Friday, November 11, 2016

Telling students my personal teaching goals and philosophy

It is strange that I have never done this. Furthermore, I don't know anyone who does.
Why do this?
First, it is helpful for me to think about and decide what my goals actually are, particular relating to the big picture.
Second, it will be helpful for students to know. Too often they are guessing. Even worst, I fear that most just assume that my goals are theirs. Then they get frustrated if/when they discover their goals and/or values  are different.

So here are some goals I could think of. They are listed in order of decreasing importance to me.

To help you learn to THINK.

To inspire you to learn.

To help you see this is a beautiful subject.

To help you learn skills that are useful in other endeavors (including outside physics).

The help you put this subject in the context of others.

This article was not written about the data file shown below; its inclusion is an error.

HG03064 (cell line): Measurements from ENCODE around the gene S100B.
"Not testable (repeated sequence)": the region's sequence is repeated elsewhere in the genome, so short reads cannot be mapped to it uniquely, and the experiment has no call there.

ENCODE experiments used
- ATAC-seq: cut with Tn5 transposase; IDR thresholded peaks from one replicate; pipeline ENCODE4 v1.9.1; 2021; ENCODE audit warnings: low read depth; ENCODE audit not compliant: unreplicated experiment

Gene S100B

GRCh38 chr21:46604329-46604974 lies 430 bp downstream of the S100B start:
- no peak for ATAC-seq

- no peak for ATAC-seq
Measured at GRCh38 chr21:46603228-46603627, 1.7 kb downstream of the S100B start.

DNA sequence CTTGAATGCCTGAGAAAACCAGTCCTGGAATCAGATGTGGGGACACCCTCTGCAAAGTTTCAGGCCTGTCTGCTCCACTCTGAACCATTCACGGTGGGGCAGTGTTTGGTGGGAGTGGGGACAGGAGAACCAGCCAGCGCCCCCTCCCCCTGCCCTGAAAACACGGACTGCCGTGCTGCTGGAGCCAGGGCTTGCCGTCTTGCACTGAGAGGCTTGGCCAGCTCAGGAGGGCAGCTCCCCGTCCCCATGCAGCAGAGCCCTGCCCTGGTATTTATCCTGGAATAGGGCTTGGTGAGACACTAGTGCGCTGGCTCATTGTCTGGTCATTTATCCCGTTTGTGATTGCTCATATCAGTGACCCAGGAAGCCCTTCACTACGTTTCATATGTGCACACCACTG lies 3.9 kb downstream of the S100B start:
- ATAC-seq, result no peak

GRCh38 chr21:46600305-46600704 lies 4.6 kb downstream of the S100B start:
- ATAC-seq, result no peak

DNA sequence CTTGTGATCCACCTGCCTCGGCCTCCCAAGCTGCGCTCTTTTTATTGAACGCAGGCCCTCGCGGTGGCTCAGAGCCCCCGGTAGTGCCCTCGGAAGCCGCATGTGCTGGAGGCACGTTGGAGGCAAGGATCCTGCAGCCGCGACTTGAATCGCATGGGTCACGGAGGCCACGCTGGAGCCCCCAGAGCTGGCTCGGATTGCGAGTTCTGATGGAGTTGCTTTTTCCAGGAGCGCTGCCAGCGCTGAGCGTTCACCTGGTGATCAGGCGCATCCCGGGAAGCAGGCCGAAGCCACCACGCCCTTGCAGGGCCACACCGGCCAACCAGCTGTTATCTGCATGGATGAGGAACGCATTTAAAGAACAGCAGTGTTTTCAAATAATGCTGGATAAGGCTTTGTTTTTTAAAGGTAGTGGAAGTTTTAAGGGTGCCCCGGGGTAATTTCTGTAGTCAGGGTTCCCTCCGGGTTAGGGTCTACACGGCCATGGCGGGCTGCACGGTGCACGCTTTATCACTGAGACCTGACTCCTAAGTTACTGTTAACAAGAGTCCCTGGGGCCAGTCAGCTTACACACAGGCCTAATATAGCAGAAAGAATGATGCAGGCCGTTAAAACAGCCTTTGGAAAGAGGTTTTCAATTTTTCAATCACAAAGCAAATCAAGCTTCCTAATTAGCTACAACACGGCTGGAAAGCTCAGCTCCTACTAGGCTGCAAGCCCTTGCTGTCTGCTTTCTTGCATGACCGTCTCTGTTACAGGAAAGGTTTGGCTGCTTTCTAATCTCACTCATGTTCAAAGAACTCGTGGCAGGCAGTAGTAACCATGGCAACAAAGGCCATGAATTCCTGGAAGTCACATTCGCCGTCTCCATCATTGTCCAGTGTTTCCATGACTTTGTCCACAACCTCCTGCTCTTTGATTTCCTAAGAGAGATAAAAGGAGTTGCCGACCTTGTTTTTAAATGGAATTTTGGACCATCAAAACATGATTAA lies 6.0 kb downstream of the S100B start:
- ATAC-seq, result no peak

To help you learn the technical details of the subject.

To be your ally not your adversary .

My goals are NOT the following.
(Listed in no particular order).

To make you happy.

To spoon feed you.

To make life difficult for you.

To get high scores on your evaluations of my teaching.

To recruit you as a Ph.D. student to work with me.

Have you ever done anything like this?
Have you ever been in a class where it was done?
Do you know anyone who does it?
Are there benefits?


  1. Ross - very interesting post.

    All US engineering programs have to define goals/objectives for students as part of their accreditation process. Here is a link to this for my program:

    The accreditation process requires that quite a lot of care is taken to show what we actually do in our courses maps onto our stated objectives in a meaningful way.

    Your list, however, is more personal and I suspect would be extremely helpful to students if shared with them.

  2. I've never been in a class or taught one that does this.
    I do think it is a very good initiative and fits exceedingly well in the communication at the beginning of a course containing "this is what we are going to cover, this is what is expected from you (effort...),". Adding "this is how I approach our working through this material" is indeed very good.

  3. Prof Richard Felders web site has alot to offer about teaching.

    In the above web site , random thoughts section has well written articles.